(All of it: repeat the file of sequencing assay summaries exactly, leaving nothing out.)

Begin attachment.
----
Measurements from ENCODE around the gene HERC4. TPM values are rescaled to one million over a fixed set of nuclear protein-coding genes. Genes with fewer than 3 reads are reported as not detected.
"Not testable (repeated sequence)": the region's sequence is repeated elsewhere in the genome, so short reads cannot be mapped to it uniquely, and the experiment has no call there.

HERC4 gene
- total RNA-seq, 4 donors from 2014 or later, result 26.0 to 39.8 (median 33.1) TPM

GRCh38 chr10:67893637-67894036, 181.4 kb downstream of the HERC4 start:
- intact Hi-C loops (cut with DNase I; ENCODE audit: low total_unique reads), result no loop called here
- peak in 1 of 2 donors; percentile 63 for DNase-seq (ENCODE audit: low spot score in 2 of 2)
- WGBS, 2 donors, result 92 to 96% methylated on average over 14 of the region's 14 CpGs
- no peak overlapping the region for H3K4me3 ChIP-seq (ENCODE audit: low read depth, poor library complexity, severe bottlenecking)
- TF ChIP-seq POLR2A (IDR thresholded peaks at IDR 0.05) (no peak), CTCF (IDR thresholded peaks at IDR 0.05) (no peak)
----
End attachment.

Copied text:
Measurements from ENCODE around the gene HERC4. TPM values are rescaled to one million over a fixed set of nuclear protein-coding genes. Genes with fewer than 3 reads are reported as not detected.
"Not testable (repeated sequence)": the region's sequence is repeated elsewhere in the genome, so short reads cannot be mapped to it uniquely, and the experiment has no call there.

HERC4 gene
- total RNA-seq, 4 donors from 2014 or later, result 26.0 to 39.8 (median 33.1) TPM

GRCh38 chr10:67893637-67894036, 181.4 kb downstream of the HERC4 start:
- intact Hi-C loops (cut with DNase I; ENCODE audit: low total_unique reads), result no loop called here
- peak in 1 of 2 donors; percentile 63 for DNase-seq (ENCODE audit: low spot score in 2 of 2)
- WGBS, 2 donors, result 92 to 96% methylated on average over 14 of the region's 14 CpGs
- no peak overlapping the region for H3K4me3 ChIP-seq (ENCODE audit: low read depth, poor library complexity, severe bottlenecking)
- TF ChIP-seq POLR2A (IDR thresholded peaks at IDR 0.05) (no peak), CTCF (IDR thresholded peaks at IDR 0.05) (no peak)